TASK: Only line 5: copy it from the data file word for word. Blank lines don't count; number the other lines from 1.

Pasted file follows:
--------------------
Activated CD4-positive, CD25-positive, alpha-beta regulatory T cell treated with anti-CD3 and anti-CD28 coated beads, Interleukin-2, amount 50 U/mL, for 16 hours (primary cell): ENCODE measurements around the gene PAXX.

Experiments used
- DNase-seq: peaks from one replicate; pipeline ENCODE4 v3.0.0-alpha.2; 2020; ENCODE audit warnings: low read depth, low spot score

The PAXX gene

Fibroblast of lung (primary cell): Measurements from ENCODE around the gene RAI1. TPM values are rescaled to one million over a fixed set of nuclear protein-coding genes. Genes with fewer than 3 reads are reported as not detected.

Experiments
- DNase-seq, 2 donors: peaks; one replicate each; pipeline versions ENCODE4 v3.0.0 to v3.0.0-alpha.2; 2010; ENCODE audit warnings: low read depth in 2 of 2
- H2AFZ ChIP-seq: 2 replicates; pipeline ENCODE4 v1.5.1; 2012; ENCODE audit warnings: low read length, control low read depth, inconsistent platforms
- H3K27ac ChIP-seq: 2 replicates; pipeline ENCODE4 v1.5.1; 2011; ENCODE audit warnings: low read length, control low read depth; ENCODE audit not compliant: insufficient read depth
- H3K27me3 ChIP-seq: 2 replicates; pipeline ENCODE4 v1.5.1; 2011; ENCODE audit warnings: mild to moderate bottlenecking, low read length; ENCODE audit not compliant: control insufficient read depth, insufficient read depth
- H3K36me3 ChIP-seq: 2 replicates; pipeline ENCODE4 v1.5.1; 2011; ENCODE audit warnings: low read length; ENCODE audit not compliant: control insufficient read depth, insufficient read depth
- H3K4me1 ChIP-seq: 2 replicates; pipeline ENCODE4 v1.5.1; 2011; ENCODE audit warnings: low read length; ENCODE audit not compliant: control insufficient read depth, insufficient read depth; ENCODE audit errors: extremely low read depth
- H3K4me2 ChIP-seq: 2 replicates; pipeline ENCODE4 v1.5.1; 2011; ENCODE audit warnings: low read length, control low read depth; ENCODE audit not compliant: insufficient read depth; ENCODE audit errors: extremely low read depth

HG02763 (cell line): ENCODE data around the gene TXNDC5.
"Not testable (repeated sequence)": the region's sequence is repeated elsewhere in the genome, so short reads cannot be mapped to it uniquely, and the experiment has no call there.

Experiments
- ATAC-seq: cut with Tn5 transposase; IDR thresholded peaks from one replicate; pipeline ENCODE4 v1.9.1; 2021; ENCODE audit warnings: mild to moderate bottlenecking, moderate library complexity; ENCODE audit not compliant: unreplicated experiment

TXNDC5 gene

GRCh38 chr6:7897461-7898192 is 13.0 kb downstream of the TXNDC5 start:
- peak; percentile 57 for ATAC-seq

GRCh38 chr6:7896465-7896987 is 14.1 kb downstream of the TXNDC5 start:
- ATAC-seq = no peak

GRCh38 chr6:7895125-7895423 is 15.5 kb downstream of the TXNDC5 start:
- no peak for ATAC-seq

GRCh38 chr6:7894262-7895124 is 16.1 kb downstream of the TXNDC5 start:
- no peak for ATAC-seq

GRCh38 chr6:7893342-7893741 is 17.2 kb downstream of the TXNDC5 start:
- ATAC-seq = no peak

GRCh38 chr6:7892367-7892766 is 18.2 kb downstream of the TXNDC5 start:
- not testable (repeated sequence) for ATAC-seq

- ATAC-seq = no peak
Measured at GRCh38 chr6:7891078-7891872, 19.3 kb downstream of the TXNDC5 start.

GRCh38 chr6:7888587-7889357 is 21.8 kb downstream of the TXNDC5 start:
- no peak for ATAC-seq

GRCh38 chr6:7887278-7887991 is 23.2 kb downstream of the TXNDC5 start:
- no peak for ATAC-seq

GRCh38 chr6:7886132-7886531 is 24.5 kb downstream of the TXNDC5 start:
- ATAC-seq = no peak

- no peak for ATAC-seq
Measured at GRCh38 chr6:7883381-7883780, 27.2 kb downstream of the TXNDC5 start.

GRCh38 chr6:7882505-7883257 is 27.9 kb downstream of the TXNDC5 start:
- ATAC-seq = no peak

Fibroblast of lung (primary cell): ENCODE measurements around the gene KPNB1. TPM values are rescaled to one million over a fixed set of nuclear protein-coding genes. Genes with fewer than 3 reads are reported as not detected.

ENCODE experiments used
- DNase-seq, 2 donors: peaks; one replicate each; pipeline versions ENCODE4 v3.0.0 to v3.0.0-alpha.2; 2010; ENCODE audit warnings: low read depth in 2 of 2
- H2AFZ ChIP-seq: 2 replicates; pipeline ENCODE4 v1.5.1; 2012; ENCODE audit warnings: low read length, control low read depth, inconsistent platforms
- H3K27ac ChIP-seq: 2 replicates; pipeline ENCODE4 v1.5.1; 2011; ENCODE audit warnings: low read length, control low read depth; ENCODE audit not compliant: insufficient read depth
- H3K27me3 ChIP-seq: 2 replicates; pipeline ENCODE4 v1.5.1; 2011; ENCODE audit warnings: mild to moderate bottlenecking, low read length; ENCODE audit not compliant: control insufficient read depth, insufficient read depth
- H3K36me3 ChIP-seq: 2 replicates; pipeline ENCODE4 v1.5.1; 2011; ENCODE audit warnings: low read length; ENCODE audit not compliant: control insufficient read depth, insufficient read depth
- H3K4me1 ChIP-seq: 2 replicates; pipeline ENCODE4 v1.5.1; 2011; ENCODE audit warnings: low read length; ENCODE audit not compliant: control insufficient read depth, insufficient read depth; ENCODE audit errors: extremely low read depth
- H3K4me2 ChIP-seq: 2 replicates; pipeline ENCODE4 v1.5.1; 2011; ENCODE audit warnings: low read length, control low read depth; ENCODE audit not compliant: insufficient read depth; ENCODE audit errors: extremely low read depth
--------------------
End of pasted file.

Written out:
Fibroblast of lung (primary cell): Measurements from ENCODE around the gene RAI1. TPM values are rescaled to one million over a fixed set of nuclear protein-coding genes. Genes with fewer than 3 reads are reported as not detected.